Section three – local involvement and decision making

Who decided whether the campus would go ahead?

The decision to approve the submission of the Tisbury Campus proposal to Wiltshire Council cabinet was taken by local councillors on the South West Wiltshire Area Board. Proposals for the Tisbury Campus were developed through two sets of consultation undertaken by the Shadow Community Operations Board (COB) together with Tisbury Community Area Partnership (TAPCAP) which were presented to the South West Area Board in December 2011. In addition, the COB collated the different user requirements from individual services and key stakeholders to present to an architect in summer 2012 so a feasibility study could be undertaken. A number of different options were considered and a fully-costed proposal was presented to the cabinet meeting in October 2012 and approved.

Who has been involved with the project so far?

We have held a number of meetings with Wiltshire Council’s youth services, day opportunities and early learning teams, the Nadder Hall Committee, the Neighbourhood Policing Team and Tisbury Pre-School. Wider stakeholder meetings involving representatives from local groups such as the Tisbury Local History Society (TLHS) have also taken place.

Who are the ‘stakeholders’?

We continue to engage with a wide range of organisations, exploring opportunities to work in partnership to deliver front line services to communities. For example, organisations such as RELATE and the Citizens Advice Bureau (CAB) have confirmed their interest in using the campus to meet with clients.

Who is developing the campus locally and what is the COB?  (Community Operations Board – shadow)

The (shadow) Community Operations Board or COB is a working group made up of representatives from the Tisbury community and the South West Wiltshire Area Board. We are developing the scheme locally.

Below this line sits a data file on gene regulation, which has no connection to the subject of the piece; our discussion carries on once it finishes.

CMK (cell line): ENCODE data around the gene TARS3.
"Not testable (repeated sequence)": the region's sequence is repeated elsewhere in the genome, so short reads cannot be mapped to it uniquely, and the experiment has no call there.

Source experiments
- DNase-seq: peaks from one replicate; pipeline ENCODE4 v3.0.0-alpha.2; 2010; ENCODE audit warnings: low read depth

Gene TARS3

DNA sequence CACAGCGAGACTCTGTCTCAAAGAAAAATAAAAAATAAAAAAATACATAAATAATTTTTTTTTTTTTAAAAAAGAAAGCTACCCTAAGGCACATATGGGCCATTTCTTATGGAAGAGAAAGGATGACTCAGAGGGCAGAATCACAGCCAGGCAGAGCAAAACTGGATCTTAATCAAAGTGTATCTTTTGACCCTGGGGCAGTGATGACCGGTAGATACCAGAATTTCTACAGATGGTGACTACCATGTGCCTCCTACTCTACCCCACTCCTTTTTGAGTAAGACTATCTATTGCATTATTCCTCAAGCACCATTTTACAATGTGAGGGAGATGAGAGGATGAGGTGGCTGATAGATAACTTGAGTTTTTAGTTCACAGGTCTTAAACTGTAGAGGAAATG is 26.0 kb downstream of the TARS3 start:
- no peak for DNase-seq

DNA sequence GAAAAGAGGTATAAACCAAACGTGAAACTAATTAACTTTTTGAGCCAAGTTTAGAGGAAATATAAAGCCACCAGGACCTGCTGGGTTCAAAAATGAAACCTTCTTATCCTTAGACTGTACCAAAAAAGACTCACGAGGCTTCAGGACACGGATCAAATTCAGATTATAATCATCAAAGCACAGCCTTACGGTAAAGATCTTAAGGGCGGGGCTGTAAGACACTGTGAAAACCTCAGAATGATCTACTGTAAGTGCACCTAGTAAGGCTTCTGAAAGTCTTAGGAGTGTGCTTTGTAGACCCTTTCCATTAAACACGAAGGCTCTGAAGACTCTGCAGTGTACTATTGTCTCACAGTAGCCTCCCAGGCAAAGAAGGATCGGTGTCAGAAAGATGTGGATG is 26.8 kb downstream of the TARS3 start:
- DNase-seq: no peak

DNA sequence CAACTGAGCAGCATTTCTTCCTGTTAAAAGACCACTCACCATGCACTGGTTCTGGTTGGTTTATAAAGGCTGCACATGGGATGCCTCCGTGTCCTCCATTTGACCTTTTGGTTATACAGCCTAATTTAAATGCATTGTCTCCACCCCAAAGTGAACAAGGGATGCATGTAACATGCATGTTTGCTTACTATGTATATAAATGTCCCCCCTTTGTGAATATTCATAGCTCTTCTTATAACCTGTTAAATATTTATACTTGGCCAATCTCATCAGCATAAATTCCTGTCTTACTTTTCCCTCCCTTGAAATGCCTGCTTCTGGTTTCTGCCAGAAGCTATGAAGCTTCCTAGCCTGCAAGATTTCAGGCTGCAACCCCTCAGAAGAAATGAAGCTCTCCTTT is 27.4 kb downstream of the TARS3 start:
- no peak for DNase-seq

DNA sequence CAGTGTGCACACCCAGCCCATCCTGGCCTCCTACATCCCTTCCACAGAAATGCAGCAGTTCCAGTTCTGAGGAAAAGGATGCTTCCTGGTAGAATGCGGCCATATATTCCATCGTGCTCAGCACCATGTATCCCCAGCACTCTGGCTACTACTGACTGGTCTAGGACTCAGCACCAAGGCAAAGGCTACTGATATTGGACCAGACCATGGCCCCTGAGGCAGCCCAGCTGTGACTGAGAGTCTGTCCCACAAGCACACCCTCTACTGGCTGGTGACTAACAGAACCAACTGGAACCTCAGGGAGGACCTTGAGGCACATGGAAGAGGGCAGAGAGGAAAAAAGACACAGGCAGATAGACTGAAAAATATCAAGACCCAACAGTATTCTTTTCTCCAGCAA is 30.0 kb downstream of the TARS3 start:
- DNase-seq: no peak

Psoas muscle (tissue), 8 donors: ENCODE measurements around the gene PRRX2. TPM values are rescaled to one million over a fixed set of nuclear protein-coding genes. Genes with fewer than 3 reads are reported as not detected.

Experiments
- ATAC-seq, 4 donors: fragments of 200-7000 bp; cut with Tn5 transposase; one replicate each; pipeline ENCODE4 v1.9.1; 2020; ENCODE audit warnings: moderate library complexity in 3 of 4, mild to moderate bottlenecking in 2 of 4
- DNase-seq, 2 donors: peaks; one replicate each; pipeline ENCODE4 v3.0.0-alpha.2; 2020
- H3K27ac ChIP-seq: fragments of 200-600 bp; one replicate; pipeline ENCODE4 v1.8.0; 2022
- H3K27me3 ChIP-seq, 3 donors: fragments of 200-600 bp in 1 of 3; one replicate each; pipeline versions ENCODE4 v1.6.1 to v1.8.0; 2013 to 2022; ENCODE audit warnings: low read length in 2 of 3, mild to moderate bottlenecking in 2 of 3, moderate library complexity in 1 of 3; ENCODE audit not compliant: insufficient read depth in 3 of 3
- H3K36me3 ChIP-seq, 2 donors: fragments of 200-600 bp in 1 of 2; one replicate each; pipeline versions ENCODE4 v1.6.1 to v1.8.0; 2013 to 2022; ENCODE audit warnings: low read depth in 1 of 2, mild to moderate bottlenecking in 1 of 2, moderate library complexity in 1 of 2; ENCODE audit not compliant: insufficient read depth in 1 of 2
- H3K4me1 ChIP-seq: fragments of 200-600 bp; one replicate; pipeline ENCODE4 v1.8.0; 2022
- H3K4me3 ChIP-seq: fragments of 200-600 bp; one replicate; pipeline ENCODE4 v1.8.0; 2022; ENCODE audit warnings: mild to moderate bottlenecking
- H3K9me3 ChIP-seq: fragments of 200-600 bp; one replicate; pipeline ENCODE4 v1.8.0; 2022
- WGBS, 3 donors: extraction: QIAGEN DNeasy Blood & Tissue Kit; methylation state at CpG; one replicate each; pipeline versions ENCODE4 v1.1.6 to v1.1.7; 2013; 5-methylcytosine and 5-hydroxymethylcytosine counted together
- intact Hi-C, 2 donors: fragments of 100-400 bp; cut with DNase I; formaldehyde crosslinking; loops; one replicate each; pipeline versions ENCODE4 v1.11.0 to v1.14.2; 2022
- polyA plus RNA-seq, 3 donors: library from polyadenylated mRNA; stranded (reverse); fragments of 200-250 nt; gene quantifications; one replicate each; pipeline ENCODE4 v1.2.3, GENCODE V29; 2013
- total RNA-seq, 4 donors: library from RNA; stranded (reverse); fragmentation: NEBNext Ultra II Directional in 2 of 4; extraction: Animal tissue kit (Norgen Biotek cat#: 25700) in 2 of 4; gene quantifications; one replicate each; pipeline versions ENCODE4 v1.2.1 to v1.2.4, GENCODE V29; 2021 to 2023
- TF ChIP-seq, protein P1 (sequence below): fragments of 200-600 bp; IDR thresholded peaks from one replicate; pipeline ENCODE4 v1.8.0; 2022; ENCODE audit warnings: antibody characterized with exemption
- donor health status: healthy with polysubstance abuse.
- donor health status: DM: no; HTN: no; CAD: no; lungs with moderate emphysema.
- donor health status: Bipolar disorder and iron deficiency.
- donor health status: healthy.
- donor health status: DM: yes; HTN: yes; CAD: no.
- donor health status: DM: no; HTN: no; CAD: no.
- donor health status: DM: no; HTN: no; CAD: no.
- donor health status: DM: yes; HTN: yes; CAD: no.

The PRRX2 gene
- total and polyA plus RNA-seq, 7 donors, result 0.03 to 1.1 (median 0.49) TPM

The COB is there to listen to the community, influence, recommend and consider the detail of the emerging campus facilities, both in terms of how they are designed and how they will work on a day-to-day basis.  The COB members attend regular meetings with officers from Wiltshire Council.

What consultation has been undertaken?

Listening to the views of local people is essential to ensuring each campus delivers what is needed in each community. The COB and Wiltshire Council carried out two rounds of consultation with people in Tisbury.

The first round, led by Tisbury Community Area Partnership (TAPCAP), ran during the summer of 2011. Some 4,000 Questionnaires were sent to households in the community area (map diagram here); there was an online survey and questionnaires were put in the post office and library.

As part of the consultation, in October 2011, the COB used the old hardware store on Tisbury High Street as a pop-up shop to promote the campus and get feedback from local residents on the proposals.

We undertook a second round of consultation in autumn 2011 with a similar number of questionnaires being sent out alongside an online version.

The responses were used to help us to develop the Tisbury Campus proposal. You can get a full report on the consultation responses and analysis by emailing tisburycommunitycampus@wiltshire.gov.uk.